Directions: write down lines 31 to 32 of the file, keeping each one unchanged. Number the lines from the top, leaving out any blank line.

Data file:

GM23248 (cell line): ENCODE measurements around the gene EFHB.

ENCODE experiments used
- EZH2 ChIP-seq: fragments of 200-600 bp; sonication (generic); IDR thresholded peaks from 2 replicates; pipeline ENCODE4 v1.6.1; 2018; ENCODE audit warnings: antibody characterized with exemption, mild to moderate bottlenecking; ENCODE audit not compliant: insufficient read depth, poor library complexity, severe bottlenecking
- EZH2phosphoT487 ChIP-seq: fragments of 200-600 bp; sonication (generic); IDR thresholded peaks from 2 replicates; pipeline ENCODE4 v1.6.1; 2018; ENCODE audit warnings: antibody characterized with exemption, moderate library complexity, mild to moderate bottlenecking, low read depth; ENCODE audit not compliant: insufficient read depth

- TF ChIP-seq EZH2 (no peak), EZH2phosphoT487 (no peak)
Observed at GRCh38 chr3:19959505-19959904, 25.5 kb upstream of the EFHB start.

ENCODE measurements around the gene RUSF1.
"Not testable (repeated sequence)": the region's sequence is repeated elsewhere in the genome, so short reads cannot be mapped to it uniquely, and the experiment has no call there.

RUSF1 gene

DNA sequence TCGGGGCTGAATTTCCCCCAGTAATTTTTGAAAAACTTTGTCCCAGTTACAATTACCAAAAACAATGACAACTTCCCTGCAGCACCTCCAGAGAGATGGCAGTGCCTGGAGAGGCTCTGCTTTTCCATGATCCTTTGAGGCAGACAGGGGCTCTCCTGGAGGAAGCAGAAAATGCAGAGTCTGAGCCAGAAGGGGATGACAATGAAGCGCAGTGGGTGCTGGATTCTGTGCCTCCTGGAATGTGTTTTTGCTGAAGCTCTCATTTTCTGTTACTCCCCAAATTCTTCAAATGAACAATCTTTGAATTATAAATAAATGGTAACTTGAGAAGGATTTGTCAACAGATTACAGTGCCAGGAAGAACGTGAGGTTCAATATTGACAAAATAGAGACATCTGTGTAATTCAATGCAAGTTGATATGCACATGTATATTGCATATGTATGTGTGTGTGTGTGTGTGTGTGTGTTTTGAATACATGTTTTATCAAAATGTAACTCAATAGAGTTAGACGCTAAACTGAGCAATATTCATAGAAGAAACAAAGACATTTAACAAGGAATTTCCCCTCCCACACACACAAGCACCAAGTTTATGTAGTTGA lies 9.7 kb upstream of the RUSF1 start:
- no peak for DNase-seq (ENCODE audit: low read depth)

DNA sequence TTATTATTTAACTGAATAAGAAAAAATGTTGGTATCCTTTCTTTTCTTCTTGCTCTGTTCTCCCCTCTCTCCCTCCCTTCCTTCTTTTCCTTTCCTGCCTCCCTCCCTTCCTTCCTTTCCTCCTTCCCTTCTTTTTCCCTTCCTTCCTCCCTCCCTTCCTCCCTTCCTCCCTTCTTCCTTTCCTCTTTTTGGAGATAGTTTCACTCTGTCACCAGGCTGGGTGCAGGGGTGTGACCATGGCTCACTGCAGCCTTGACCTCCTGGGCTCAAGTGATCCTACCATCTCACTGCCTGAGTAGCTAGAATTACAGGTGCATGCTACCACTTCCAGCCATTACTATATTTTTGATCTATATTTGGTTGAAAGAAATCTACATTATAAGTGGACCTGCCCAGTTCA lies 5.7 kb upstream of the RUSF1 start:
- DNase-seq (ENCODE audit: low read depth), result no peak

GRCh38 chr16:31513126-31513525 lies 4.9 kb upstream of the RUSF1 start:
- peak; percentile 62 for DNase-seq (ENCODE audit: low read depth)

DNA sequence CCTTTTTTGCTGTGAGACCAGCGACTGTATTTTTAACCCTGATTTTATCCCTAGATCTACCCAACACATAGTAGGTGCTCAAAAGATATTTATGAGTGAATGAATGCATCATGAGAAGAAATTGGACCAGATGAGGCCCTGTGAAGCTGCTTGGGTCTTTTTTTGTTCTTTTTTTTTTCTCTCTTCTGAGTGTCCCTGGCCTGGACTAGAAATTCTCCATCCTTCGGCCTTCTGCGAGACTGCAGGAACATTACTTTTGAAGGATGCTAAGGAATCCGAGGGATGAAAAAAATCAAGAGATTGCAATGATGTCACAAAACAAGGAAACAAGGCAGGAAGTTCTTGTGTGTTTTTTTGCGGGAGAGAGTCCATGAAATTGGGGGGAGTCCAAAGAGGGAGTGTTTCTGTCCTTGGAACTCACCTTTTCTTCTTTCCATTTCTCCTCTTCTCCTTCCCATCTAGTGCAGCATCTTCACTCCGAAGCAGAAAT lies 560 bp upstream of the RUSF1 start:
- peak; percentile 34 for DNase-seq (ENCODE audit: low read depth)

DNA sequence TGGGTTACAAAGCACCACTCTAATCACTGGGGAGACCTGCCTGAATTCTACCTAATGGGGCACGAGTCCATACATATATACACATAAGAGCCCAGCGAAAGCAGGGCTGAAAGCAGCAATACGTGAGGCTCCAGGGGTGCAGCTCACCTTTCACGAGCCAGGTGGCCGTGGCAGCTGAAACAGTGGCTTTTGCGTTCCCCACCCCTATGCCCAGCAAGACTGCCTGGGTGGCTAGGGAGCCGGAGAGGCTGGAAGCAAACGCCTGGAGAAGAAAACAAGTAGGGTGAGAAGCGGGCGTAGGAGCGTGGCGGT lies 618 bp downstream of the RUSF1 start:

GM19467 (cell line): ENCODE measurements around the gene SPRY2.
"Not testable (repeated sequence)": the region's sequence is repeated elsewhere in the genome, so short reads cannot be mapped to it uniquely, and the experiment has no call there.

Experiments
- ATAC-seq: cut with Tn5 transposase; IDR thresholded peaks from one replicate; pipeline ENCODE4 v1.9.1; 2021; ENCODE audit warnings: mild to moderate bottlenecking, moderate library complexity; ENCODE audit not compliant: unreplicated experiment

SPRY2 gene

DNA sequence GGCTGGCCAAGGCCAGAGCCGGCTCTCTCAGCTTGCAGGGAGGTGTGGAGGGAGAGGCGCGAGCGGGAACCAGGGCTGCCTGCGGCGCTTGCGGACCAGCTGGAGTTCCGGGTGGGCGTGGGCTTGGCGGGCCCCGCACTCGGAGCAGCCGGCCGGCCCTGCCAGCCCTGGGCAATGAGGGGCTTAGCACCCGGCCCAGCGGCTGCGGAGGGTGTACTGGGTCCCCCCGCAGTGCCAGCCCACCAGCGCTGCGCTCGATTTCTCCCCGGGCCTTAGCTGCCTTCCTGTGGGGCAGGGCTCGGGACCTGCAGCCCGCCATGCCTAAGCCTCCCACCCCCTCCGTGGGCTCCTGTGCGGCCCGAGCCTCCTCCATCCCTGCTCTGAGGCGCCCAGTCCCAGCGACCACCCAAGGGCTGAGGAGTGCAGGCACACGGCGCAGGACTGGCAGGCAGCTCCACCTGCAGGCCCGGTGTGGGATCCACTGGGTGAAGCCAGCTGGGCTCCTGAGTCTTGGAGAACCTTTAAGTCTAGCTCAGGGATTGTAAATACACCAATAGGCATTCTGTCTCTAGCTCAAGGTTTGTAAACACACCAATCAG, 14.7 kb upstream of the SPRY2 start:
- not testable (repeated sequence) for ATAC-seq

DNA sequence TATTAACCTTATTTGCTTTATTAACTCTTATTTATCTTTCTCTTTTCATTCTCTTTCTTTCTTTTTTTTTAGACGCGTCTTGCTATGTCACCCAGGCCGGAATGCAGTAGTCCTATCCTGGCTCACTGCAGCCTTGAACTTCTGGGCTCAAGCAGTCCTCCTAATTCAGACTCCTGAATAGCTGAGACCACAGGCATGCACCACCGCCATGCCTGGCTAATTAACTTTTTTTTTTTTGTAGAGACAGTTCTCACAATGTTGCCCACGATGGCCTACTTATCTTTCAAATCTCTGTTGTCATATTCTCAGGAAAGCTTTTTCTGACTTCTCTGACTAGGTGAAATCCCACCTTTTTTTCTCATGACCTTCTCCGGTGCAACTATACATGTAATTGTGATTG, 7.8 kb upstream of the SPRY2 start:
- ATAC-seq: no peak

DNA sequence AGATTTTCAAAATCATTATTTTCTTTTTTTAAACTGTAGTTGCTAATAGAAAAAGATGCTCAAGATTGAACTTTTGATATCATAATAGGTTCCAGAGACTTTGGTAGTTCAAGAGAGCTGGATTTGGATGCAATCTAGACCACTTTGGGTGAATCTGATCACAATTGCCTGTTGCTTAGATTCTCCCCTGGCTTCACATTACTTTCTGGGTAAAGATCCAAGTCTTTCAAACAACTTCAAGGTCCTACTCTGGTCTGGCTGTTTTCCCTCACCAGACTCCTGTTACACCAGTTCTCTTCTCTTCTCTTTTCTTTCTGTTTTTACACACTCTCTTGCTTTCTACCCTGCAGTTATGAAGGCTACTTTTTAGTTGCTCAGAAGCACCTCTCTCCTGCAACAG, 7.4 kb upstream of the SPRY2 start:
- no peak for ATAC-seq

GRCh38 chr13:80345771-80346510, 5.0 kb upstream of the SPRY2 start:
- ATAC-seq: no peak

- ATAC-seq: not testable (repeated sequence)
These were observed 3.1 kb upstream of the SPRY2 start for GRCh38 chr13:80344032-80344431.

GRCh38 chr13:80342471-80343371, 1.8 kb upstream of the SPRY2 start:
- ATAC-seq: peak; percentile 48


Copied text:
- ATAC-seq: no peak

- ATAC-seq: not testable (repeated sequence)